Give me the room to learn: The relationship between job control and workplace learning
Just Labour: A Canadian Journal of Work and Society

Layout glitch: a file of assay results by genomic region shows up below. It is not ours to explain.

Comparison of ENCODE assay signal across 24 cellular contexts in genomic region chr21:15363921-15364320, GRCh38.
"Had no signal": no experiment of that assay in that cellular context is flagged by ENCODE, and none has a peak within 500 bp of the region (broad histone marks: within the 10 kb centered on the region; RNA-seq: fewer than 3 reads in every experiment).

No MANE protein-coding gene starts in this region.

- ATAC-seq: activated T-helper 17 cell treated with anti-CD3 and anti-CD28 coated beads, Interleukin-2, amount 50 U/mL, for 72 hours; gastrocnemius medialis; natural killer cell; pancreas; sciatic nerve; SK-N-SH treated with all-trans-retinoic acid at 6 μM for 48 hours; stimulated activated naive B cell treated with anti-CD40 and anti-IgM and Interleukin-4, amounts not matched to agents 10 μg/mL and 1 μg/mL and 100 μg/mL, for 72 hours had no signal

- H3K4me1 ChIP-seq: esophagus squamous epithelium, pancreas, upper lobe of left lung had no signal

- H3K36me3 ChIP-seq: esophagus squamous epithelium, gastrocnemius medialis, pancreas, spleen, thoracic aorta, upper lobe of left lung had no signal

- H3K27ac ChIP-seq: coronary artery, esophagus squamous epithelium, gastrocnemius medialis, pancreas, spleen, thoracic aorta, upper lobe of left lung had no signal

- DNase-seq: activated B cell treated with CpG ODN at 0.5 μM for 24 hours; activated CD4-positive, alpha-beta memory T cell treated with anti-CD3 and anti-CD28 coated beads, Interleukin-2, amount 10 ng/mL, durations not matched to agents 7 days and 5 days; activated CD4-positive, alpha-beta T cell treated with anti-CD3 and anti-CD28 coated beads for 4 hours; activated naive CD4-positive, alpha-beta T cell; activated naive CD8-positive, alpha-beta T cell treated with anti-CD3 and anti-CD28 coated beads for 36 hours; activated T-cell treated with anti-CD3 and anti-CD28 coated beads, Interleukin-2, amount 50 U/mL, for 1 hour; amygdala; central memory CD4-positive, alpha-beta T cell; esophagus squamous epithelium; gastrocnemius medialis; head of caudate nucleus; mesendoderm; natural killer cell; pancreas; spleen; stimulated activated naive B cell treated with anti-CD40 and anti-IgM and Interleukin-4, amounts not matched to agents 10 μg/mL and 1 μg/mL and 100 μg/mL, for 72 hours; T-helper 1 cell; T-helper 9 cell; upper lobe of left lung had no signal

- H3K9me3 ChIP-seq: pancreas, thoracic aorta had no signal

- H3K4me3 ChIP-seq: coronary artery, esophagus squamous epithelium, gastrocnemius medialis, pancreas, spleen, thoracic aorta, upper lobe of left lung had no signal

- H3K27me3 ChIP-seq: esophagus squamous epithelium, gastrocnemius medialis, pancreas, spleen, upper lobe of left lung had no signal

Societal rhetoric claims that the intellectual capital of workplaces must be leveraged if Canada is to compete in the "knowledge economy". To achieve this, however, employers must create work environments that are favorable to workers and conducive to learning. This paper uses a sample of 5800 Canadian workers from the Work and Lifelong Learning Survey and twenty interviews with Information Technology workers from the Education-Job Requirement Matching Project to focus on the relationship between worker control and learning engagement. The data show that increased levels of social and technical control are associated with increased worker engagement in formal courses, informal education (mentoring) and non-taught learning. This research has implications for job design that includes real and meaningful opportunities for worker input and agency into their own tasks and broader organizational decision-making. These results provide important information for future research regarding the inclusion and conceptualization of learning and job control constructs.